The Trump administration on Monday asked Gov. Gavin Newsom to back down from the executive order he announced last week that would phase out the sale of gas-powered passenger vehicles by 2035, arguing California’s power grid can’t handle a surge in demand from battery-powered vehicles.

The letter, written by Environmental Protection Agency Chief Andrew Wheeler, also warned that California is unlikely to receive permission from the Republican administration to proceed with Newsom’s plan.

“California’s record of rolling blackouts – unprecedented in size and scope – coupled with recent requests to neighboring states for power begs the question of how you expect to run an electric car fleet that will come with significant increases in electricity demand, when you can’t even keep the lights on today,” Wheeler wrote.

That’s a reference to the series of rolling blackouts last month when sweltering summer temperatures drove up demand for energy. California regulators delayed a plan to close down nine gas-powered electricity plants soon after the power outages, finding they were still needed to maintain grid reliability.

Newsom, in signing the order requiring 100% zero-emission vehicles within 15 years, cited a growing climate change emergency that includes deadly wildfires ravaging the state.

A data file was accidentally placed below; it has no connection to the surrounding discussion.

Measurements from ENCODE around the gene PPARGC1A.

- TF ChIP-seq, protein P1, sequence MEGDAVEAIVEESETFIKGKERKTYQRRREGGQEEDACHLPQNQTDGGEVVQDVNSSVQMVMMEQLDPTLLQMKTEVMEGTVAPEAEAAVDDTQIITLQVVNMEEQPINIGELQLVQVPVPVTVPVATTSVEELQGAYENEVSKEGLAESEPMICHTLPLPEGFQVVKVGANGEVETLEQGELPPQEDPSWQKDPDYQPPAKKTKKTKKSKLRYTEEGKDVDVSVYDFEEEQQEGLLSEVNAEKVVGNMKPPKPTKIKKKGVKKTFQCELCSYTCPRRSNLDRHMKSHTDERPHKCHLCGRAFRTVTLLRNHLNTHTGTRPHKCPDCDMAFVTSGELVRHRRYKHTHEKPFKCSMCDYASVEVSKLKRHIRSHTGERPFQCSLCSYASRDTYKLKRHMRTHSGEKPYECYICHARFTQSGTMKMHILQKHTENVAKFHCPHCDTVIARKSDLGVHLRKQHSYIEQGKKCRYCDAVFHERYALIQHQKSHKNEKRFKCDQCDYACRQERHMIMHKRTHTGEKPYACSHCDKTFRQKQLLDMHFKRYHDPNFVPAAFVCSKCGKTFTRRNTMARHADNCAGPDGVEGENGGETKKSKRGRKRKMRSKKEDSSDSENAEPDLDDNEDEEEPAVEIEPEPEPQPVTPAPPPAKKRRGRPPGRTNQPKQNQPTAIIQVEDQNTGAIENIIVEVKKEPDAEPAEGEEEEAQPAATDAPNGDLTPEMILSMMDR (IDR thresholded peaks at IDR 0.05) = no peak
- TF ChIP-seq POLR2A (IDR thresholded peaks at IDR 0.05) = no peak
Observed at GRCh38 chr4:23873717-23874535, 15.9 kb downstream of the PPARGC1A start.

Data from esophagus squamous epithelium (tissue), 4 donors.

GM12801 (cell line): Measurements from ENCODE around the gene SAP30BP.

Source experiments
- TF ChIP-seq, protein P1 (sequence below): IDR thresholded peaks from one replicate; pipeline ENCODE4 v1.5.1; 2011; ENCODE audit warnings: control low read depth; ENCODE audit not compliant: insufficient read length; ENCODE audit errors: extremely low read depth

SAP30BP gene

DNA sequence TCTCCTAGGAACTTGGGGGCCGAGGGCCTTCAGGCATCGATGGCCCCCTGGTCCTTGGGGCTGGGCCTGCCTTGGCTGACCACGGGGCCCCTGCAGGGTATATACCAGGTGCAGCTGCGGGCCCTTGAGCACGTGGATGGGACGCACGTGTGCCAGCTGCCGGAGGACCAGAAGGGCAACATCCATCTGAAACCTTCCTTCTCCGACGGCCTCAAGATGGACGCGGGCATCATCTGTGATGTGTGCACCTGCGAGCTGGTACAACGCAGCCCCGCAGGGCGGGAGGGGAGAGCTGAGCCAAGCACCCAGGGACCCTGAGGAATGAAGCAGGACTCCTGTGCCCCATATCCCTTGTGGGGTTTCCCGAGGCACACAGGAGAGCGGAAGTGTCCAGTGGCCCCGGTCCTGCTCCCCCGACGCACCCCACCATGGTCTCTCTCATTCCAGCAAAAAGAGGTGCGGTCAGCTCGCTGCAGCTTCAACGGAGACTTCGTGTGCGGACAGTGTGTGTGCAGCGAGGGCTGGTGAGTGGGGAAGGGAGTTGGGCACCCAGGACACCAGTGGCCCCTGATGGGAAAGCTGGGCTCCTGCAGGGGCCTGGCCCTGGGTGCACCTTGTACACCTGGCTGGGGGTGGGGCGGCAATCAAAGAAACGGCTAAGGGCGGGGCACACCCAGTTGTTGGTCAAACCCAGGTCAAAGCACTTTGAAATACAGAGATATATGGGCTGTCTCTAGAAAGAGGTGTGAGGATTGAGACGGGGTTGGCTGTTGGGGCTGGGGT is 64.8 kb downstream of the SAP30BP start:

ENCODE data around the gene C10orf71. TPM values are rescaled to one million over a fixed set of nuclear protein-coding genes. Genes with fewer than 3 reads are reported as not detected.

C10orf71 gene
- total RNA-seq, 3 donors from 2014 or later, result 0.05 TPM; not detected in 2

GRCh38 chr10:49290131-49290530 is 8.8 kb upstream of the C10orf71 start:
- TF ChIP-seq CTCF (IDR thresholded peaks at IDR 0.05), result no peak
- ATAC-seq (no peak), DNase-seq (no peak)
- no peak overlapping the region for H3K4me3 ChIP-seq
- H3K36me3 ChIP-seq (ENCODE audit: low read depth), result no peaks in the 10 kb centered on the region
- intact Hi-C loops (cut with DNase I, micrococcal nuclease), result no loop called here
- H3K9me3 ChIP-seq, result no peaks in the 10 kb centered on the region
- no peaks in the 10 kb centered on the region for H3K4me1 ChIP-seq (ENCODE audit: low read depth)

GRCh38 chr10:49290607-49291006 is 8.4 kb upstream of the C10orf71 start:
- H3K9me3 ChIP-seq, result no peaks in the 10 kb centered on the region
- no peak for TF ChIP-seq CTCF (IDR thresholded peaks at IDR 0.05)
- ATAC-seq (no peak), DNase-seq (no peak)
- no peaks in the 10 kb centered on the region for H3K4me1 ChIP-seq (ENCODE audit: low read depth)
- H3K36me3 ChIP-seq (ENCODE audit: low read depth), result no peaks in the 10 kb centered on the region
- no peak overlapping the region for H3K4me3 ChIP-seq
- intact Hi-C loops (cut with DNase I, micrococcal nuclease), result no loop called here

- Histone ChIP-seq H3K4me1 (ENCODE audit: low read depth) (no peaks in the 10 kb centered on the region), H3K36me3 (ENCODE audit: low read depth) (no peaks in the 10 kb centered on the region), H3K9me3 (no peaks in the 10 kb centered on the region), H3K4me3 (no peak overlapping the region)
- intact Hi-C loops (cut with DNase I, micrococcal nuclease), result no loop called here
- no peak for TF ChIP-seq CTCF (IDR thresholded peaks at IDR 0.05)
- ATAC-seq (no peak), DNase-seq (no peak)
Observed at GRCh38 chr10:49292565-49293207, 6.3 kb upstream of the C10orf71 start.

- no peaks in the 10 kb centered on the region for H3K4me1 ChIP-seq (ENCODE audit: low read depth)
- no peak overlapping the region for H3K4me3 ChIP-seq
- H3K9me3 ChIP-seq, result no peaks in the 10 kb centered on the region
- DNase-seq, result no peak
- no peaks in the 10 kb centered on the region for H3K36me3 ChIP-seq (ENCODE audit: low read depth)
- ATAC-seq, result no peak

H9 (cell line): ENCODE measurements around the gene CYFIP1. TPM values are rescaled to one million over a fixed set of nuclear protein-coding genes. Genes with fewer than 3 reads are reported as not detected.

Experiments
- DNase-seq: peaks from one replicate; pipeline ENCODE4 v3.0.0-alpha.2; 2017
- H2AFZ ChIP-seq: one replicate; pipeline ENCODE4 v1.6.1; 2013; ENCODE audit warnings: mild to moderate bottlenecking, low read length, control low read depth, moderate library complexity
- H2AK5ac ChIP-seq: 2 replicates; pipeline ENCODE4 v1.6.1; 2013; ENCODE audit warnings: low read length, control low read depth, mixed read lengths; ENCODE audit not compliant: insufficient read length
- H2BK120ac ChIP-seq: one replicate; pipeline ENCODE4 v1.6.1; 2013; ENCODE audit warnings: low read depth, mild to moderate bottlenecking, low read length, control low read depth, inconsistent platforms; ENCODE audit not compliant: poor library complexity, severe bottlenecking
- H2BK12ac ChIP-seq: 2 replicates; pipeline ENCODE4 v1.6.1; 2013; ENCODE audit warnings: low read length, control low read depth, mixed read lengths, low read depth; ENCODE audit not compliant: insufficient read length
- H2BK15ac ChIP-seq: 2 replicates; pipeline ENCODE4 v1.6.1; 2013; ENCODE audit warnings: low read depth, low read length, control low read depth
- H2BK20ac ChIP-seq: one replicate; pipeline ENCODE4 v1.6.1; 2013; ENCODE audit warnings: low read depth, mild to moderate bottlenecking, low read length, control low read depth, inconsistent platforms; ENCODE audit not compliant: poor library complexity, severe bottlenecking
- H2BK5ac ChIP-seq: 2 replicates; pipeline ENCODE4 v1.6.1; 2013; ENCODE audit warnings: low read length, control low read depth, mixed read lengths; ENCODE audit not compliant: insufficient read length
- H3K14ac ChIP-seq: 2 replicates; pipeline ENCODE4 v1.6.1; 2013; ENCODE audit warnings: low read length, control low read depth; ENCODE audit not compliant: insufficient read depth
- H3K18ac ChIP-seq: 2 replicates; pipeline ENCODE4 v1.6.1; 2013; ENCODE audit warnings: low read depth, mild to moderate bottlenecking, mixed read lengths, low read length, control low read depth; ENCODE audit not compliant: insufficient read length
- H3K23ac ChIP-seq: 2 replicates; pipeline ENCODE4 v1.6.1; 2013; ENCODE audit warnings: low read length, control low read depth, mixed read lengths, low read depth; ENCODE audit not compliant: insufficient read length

“For too many decades, we have allowed cars to pollute the air that our children and families breathe. You deserve to have a car that doesn’t give your kids asthma. Our cars shouldn’t make wildfires worse – and create more days filled with smoky air. Cars shouldn’t melt glaciers or raise sea levels threatening our cherished beaches and coastlines,” Newsom said at the time.

Because of California’s historical air pollution problems, the federal Clean Air Act gives California the right to establish stricter guidelines than the federal government — so long as it gets a waiver from the federal Environmental Protection Agency.

Trump’s administration has attempted to rescind that power, saying the state’s standards are too strict for manufacturers.

Wheeler, in his letter to Newsom, wrote that the executive order “raises serious questions regarding its legality and practicality.”

Gov. Newsom’s office said he won’t be deterred.

“While the Trump Administration tries to drive this country off a climate cliff, California is once again assuming the mantle of leadership in the fight against climate change. We aren’t going to back down from protecting our kids’ health and the air they breathe,” Newsom press secretary Jesse Melgar said in a statement.

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Andrew Sheeler covers California’s unique political climate for the Sacramento Bee. He has covered crime and politics from Interior Alaska to North Dakota’s oil patch to the rugged coast of southern Oregon. He attended the University of Alaska Fairbanks.

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